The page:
The innocuous nature of Peter Jackson’s first three films – this, Meet The Feebles (1989), and Brain Dead [Dead Alive] (1992) – is a huge factor in why they are as memorable as they are as well as other factors. Even horror-comedy can feel completely disconnected from reality, not a gritty fake world depicted in most realistic dramas, but one full of non-sequiturs, odd tangents and accidental slip-ups that happen in real life. Everyone looks like a model or a plastic composition of what a normal person is, the settings glamorous metropolises (New York, Los Angeles) or cleaned up versions of places, and never would it be conceived that one of the main heroes, with an uzi in hand to take out the mindless hordes, would step in a patch of cow dung and slip like in this film. Bad Taste still has a final chapter that is an extended gun battle, but because of its low budget, its setting, and its jokey and naive tone, such images are pulled up into being inherently silly as well as gripping. That the film is as much a comedy as well as horror, keeping in the boom of ‘splatterstick’ and horror-comedies made in the 1980s, enforces this as it never takes itself seriously. Sight gags, jokes against places within New Zealand, and aliens giving the heroes the middle finger during combat all pile up together in their frivolousness to create something inanely charming. The first three films of Jackson’s, even in the perversity of Meet The Feebles, were able to take such juvenile humour and ideas, and makes them into imaginative, amusingly inane but compelling areas. Brain Dead [Dead Alive] would succeed the most as its 1950s setting and the era’s stereotypical stiltedness already brought a sense of naivety and innocence to the characters and interactions that were invaded by the bloodiest and graphically imaginative gore and zombie attack scenes you could see. That they are New Zealand films, part of the British Commonwealth, does have a lot to say; connections with the British and our use of our own inanity within our most surreal and disgusting jokes is matched by the utter amusement of how Jackson runs with the connections with the British Royalty and our culture within his country, just by the amount of times our current Queen or Prince Charles’ faces appear in such a gory film.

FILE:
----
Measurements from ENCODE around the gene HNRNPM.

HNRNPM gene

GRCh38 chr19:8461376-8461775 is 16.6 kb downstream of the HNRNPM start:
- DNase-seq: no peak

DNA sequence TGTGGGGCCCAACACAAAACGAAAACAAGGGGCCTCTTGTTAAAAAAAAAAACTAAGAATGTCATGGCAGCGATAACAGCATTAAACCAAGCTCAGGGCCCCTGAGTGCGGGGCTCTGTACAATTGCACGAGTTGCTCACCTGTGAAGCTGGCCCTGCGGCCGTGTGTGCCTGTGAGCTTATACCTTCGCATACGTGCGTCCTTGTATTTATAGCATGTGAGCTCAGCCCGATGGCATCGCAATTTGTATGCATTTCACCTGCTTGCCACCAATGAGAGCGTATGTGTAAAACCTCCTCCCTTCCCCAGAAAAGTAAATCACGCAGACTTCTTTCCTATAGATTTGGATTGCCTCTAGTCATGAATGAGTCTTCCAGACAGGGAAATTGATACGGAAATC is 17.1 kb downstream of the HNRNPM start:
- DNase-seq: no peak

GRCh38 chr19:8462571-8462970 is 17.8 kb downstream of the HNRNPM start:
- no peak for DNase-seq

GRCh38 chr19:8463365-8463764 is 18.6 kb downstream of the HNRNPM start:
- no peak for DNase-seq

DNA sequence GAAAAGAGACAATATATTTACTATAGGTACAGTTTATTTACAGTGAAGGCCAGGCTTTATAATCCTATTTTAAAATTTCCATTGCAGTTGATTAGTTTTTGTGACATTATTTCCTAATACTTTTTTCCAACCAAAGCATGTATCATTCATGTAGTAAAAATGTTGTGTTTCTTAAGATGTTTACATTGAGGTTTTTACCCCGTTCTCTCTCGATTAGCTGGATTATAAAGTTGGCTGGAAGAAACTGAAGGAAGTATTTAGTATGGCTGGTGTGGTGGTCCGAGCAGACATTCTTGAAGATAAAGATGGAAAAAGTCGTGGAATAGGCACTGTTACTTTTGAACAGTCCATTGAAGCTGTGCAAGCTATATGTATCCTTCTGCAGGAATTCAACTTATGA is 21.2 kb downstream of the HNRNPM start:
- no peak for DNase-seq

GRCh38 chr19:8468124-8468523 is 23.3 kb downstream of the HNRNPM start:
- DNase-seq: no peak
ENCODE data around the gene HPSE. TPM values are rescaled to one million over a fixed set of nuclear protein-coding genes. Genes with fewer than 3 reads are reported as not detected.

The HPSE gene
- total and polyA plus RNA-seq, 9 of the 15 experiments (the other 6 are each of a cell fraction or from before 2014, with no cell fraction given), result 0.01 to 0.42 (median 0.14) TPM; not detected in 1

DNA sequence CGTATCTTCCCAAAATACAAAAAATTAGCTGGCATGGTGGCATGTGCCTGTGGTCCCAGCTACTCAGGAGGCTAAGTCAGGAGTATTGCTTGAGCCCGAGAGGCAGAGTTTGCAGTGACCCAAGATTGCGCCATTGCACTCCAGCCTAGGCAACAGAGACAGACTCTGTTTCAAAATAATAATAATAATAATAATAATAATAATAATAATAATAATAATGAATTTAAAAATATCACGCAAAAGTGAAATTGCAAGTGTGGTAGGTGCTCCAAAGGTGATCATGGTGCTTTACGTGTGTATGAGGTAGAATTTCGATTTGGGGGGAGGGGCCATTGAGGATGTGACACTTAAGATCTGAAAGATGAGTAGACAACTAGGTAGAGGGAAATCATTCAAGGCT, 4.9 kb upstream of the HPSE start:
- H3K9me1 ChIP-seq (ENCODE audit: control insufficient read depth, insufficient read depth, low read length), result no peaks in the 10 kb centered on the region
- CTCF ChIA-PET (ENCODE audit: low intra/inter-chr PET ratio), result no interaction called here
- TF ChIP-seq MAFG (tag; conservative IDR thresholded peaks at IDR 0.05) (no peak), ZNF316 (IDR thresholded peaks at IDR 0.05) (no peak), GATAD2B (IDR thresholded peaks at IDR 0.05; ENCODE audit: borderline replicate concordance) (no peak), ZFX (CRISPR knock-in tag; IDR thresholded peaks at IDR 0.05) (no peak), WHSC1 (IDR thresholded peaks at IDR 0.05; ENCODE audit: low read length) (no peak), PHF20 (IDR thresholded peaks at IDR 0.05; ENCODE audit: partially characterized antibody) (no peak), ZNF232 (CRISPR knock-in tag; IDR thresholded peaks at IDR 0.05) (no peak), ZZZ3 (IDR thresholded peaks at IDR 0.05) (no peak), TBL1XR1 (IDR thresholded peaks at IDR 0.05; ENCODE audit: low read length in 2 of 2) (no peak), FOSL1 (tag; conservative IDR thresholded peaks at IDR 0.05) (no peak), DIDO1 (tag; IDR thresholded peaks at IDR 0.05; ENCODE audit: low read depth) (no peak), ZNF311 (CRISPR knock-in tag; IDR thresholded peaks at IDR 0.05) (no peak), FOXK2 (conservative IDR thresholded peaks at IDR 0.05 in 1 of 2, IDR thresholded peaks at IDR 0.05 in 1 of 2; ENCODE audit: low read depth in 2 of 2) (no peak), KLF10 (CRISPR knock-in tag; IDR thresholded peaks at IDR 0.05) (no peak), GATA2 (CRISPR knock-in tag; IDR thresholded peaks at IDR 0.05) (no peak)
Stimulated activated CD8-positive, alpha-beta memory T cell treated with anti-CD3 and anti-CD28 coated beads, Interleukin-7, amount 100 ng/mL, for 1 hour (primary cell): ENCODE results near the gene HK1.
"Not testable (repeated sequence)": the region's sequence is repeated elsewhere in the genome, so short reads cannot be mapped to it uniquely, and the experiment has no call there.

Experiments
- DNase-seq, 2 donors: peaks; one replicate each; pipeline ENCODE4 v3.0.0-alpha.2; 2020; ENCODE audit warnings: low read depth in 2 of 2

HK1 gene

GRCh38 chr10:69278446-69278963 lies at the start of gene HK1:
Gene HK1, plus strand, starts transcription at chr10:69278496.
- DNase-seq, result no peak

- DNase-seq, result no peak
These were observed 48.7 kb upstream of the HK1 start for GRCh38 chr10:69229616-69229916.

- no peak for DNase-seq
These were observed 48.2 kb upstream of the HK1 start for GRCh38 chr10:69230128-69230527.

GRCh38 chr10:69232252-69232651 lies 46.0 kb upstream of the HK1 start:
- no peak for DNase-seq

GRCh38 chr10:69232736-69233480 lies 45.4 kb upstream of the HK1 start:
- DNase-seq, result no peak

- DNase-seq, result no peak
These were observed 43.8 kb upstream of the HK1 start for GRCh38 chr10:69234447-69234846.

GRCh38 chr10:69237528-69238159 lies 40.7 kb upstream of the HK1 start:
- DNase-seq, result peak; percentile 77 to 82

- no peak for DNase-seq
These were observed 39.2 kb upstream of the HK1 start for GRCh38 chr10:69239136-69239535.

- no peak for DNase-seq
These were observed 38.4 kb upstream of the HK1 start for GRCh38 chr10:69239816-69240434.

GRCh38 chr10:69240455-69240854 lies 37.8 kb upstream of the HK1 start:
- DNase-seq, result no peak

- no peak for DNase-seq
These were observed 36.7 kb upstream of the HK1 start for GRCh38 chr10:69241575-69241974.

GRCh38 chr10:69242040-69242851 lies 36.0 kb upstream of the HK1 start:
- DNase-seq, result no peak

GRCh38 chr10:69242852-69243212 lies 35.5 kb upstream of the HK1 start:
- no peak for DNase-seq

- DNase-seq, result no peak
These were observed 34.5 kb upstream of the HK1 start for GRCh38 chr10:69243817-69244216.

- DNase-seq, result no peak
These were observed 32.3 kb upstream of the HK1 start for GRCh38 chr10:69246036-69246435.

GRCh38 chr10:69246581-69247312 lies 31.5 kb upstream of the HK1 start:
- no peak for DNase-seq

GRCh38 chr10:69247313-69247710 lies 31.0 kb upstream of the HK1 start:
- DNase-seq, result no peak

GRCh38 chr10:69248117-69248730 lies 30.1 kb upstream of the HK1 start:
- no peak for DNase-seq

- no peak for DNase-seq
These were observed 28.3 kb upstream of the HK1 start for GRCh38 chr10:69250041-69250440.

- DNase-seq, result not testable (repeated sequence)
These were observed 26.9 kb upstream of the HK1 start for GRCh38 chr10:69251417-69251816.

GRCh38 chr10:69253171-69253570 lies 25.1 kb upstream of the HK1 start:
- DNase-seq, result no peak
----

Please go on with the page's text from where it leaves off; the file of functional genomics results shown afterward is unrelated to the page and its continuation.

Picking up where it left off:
The gore is the most distinctive aspects of Bad Taste, but the virtue of it and Brain Dead is that they are more just decapitations and blood effects continually repeated, but delve into a Carnivalesque mentality where the rules of human anatomy are destroyed, as well as any vindictiveness and cruelty in the violence, and creativity is allowed to sculpt organs, bloods and the body into whatever shape the creators thought would stand out and was possible with the materials they had. Brain Dead stands over some of the best and most regarded horror films for me because it pushes the ghoulishness of gore and anatomy into surrealistic levels – where any body part or organ could move sentiently, or be put together or re-sculpted into any shape – but Bad Taste still shows the same flourishes that would been seen in that film. Case in point would be the predicament that main character Derek (Jackson in one of two roles) has when his skull is broken and he is in constant danger of his brains falling out. The anatomy of the grey matter is slightly suspect even for me and my lack of medical knowledge, but the complete lack of rules is what makes the gorier sequences stand out. And it is not just these scenes to as, despite the low budgeted nature of the film, shades of the camera techniques Jackson would have in his later career and the Lord of the Rings trilogy can be seen in these origins, the elaborate movements at certain moments striking considering how difficult or time consuming some might have been to pull off. They are not up there with where Sam Raimi and his friends went to with The Evil Dead (1981), but the attempts to play with the form of cinema in one’s debut, made over four years, can be seen and are the best virtues of the film. Jackson even has his Derek character and another played by himself who is one of the aliens, fight on top of a cliff, whether out of practicability or to see if he and the rest of the film production team could pull it off, the mirrored doppelganger effect a memorable and applaudable attempt even if it’s obvious how they set the individual shots together to make it work.